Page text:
Science & Health

Goats and Soda
1:39 pm
Wed November 5, 2014

From Blue Bleach To Hazmat Hacks, Students Take On Ebola Challenges

Students taking part in Columbia University's Ebola design challenge demonstrated for judges how to use a special chamber for decontaminating small items.
Courtesy of Columbia Engineering

Originally published on Thu November 6, 2014 11:24 am

If there's one thing college kids do best, it's thinking creatively. Often operating with limited resources and tight deadlines, they're used to coming up with ingenious solutions to life's everyday problems (usually on little sleep). So it's no surprise that experts are turning to students for help in battling one of this year's most pressing global health issues: the Ebola outbreak.

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Goats and Soda
2:30 am
Wed November 5, 2014

Why Your Brain Wants To Help One Child In Need — But Not Millions

Saah Exco was found alone on a beach in Liberia's West Point slum, naked and abandoned and likely an Ebola victim.Research suggests the story of one needy individual motivates charitable donors more than statistics about millions of sufferers.
David Gilkey NPR

Originally published on Thu November 6, 2014 3:14 pm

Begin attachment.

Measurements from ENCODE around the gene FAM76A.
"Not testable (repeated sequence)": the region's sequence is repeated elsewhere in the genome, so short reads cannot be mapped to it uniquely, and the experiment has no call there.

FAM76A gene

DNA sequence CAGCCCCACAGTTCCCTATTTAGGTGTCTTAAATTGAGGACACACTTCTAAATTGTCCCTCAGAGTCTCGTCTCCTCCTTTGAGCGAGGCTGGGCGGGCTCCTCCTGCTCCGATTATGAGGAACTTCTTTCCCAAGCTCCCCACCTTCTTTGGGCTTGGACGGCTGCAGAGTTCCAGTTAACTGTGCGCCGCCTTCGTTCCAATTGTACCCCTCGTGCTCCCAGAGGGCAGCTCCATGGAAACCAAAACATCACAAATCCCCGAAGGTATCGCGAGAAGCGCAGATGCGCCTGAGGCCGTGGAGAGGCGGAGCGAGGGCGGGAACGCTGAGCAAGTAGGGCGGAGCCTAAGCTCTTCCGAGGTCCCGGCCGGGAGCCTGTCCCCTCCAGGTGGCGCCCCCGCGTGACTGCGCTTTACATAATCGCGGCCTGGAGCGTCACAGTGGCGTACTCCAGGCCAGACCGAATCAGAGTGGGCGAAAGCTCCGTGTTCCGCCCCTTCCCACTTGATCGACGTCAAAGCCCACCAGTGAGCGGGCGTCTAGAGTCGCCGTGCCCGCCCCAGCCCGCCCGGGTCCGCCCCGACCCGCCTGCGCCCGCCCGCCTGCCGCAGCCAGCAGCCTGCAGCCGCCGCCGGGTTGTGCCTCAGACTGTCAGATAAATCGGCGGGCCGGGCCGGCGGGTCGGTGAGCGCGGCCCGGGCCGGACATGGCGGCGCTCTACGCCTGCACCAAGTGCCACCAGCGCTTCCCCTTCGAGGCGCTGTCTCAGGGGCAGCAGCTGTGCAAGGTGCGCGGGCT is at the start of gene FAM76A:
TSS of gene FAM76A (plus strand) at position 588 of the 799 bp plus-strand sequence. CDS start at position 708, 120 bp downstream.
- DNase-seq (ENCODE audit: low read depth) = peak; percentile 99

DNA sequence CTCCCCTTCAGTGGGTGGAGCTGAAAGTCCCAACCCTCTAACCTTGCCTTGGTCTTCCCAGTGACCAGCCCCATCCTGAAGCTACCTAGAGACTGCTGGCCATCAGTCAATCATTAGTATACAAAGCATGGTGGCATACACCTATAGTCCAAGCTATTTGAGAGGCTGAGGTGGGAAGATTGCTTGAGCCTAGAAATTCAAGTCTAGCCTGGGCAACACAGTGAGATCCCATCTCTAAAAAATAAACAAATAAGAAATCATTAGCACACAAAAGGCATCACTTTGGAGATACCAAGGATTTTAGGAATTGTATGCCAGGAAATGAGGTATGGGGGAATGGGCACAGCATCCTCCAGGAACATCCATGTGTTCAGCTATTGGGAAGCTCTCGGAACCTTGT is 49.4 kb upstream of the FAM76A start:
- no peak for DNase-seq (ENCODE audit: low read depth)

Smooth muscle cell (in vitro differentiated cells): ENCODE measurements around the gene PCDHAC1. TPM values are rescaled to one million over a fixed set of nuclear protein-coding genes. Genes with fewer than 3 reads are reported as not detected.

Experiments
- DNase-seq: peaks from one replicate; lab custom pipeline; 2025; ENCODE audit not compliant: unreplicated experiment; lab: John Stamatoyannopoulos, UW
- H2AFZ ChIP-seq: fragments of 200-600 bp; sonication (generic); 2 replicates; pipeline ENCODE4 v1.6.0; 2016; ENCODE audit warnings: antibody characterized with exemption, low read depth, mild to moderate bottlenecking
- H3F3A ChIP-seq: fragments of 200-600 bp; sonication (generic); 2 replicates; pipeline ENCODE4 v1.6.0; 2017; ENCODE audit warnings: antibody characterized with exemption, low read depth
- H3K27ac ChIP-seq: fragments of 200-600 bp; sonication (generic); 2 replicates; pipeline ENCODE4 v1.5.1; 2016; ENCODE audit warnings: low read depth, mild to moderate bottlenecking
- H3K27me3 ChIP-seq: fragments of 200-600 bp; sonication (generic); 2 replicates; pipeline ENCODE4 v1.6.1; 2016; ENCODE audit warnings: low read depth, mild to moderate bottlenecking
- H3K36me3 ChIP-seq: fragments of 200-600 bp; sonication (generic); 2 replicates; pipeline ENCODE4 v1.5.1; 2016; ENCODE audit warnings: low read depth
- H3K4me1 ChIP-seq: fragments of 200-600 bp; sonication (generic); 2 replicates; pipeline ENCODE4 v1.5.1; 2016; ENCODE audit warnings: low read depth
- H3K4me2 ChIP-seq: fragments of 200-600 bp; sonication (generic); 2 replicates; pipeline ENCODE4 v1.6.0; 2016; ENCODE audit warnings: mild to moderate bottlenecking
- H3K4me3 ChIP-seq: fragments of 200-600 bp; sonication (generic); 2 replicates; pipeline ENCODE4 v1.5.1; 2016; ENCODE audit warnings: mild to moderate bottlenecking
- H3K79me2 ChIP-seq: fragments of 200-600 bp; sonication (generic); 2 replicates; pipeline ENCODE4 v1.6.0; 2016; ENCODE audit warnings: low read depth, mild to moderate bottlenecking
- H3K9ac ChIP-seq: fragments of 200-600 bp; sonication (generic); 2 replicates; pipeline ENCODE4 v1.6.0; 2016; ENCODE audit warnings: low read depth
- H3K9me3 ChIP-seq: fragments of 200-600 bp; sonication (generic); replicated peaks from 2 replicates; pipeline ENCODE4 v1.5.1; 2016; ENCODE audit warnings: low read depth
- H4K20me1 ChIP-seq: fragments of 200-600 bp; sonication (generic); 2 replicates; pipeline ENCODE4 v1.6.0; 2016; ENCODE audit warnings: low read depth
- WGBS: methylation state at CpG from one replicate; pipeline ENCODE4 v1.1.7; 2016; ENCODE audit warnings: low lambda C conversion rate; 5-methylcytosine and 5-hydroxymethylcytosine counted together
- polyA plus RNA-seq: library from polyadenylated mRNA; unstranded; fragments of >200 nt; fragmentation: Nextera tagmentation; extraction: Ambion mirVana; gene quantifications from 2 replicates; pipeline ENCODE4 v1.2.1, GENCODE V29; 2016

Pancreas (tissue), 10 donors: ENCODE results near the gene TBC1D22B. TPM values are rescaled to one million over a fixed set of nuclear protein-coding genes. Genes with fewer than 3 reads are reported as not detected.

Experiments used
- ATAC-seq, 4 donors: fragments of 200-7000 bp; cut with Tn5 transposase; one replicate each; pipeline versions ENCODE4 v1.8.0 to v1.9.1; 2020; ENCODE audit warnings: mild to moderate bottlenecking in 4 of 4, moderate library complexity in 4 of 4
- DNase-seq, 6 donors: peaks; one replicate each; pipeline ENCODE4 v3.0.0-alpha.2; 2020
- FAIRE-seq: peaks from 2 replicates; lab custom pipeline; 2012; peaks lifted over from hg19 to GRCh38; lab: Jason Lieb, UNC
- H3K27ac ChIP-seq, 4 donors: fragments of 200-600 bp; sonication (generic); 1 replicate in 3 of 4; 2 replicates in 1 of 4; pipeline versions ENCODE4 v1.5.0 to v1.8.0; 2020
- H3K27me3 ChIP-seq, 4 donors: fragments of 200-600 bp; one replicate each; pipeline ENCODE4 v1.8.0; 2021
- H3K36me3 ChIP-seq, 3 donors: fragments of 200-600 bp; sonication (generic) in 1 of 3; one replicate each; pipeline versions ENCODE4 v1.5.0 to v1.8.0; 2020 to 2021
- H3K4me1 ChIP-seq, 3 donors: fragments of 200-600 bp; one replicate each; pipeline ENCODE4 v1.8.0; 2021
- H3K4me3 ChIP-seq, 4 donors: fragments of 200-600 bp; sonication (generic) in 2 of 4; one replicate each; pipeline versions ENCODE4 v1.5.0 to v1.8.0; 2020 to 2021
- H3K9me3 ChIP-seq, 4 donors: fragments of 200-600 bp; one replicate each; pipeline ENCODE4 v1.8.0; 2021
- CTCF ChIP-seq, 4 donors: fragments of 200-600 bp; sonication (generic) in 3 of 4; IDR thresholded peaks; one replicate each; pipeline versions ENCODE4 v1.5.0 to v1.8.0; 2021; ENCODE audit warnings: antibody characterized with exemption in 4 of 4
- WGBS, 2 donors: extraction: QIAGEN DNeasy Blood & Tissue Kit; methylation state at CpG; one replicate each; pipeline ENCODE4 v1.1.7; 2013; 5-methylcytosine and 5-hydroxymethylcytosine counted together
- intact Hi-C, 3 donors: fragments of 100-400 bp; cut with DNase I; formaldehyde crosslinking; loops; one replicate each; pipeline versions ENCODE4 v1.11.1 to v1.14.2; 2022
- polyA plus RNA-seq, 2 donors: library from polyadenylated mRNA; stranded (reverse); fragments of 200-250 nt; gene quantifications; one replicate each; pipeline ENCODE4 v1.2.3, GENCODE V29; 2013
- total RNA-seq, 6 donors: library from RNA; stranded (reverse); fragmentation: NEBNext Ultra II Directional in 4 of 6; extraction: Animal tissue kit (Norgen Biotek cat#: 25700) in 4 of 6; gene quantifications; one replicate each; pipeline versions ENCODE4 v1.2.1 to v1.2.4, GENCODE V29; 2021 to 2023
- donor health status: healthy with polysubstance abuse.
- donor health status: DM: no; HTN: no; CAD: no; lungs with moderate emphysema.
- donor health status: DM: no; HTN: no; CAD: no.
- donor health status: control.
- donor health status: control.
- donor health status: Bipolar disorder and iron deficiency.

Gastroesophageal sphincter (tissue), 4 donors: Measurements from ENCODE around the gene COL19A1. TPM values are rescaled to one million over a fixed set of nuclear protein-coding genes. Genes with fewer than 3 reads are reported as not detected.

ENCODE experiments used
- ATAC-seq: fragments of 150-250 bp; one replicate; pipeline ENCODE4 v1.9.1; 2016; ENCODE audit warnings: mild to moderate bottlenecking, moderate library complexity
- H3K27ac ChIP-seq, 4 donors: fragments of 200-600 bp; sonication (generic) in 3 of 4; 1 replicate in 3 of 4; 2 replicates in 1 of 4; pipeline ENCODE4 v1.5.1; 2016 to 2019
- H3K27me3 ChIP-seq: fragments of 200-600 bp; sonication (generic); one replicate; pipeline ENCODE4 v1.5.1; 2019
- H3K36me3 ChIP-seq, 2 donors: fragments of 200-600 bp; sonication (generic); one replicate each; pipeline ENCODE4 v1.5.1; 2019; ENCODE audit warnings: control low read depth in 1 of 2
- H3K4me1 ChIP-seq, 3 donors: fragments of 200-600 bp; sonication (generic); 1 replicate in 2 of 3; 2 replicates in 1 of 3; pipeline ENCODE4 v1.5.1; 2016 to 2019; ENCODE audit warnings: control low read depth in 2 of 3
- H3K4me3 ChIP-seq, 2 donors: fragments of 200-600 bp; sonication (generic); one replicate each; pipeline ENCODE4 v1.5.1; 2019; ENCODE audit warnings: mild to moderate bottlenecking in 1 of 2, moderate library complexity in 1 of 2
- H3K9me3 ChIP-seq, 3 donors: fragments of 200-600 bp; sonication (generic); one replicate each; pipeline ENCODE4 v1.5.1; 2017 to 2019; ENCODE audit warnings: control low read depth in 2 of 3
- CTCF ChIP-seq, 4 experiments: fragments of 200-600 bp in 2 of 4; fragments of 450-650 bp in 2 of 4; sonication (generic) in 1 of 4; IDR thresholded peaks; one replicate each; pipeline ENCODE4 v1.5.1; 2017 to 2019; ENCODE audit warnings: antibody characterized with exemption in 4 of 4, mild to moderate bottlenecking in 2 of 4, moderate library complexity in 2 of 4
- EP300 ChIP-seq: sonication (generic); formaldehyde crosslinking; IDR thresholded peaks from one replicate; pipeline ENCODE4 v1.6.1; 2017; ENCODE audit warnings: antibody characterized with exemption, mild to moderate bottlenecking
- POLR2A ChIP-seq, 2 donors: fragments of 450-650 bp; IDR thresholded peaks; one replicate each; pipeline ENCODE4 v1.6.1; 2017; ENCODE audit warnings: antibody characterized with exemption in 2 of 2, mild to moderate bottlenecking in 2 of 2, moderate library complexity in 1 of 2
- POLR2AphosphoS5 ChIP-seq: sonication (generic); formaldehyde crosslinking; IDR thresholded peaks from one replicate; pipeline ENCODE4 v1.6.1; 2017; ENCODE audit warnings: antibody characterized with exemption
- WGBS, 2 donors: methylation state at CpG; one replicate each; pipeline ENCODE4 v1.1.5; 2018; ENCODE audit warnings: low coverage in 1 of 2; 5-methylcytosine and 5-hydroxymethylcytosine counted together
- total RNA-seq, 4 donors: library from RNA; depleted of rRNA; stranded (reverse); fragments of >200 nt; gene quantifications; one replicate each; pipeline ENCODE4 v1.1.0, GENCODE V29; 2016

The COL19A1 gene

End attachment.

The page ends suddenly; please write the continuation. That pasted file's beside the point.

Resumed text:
Why do people sometimes give generously to a cause — and other times give nothing at all?

That's a timely question, because humanitarian groups fighting the Ebola outbreak need donations from people in rich countries. But some groups say they're getting less money than they'd expect from donors despite all the news.

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Shots - Health News
4:17 pm
Tue November 4, 2014

Researchers Tap Web Chatter To Figure Out Who's Sick

Hotspots show where the common cold is popping up across the U.S.
via Sickweather

Originally published on Wed November 5, 2014 8:03 am

What if you could track people getting sick just by analyzing how they surf the Web?

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3:27 pm
Tue November 4, 2014

Let's Clear This Up — In New York City, There's Only 1 Rat For Every 4 People

Originally published on Tue November 4, 2014 5:32 pm

Audie Cornish speaks with Jonathan Auerbach, a PhD student in statistics at Columbia University who endeavored to get a better estimate of the New York City rat population. Auerbach use data from reports of rats called in on the city's non-emergency number to arrive at his number: 2 million rats in a city of more than 8 million people.

7:16 am
Tue November 4, 2014

Alvin: The Little Submarine That Could

Alvin returns to research ship Lulu after a dive in the Atlantic Ocean over the Mid-Atlantic Ridge, southwest of the Azores, in 2001.
Emory Kristof National Geographic/Getty Images

Originally published on Tue November 4, 2014 6:54 am

As the world races to outer space, a submarine about the size of a delivery truck has explored what some consider the real final frontier: the deep blue sea.

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2:23 am
Tue November 4, 2014

Falling Oil Prices Make Fracking Less Lucrative

Pumpjacks at the Inglewood oil fields in California in March. Some of the most controversial methods of oil extraction, like fracking, oil sands production and Arctic drilling, are also expensive. That's made them less profitable as the price of oil continues to fall.